DescriptionPelargonium peltatum is a climbing, semi-succulent perennial, trailing through other trees and shrubs in its habitat. The climber has long, straggling shoots, which can reach a height of 2 m. This plant is characterized by its ivy-shaped leaves. Some of the leaves have distinctive zonal markings, but this is not a common characteristic. It produces clusters of flowers varying from mauve or pinkish mauve to pale pink or white. It flowers mainly in September to December.
Distribution and habitat
Pelargonium peltatum grows along coastal and succulent scrub from Bainskloof to East London.
According to Pitte Joffe (2001), larvae of the Water Bronze, Common Geranium Bronze and Dickson's Geranium Bronze butterflies feed on geraniums and pelargoniums. Carpenter bees are also frequent visitors to the plants.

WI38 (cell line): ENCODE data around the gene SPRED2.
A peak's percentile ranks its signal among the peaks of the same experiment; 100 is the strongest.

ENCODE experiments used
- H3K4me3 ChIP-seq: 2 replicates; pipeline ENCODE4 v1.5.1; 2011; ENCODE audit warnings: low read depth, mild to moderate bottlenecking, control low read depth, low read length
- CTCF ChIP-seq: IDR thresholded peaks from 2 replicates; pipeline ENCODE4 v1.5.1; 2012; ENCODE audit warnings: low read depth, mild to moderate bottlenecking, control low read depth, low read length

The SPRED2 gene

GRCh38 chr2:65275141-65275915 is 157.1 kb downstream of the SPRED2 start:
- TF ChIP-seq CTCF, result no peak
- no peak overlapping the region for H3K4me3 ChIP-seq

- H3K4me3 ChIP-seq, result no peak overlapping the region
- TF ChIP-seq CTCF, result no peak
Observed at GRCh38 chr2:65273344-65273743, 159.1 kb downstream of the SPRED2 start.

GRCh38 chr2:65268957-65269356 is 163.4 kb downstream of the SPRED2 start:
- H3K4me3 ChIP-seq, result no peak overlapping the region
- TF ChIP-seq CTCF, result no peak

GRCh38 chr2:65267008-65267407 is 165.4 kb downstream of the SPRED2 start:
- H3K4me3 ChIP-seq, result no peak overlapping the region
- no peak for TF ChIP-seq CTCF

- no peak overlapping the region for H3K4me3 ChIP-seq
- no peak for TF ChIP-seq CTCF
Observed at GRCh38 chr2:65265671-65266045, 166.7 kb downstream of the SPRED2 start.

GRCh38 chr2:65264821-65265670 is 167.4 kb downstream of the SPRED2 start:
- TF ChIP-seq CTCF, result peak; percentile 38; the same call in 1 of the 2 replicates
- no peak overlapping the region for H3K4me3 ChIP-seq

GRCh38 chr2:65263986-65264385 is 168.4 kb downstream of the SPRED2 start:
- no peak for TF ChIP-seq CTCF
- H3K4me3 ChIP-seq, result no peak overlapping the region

Uses and Cultural aspects
The sour-tasting sap of the ivy-leaved pelargonium is used traditionally to treat sore throats. The buds and young leaves can be eaten and are thirst quenching. The leaves can be pounded and used as an antiseptic for scratches, wounds, grazes and minor burns. The petals are astringent, and can be used to make a wash for greasy skin. The petals can also be used to make a beautiful, long-lasting, grey-blue dye that can be used for painting or to dye wool or cloth.
The plants have been used extensively in horticulture and thousands are grown each year for window boxes and other applications.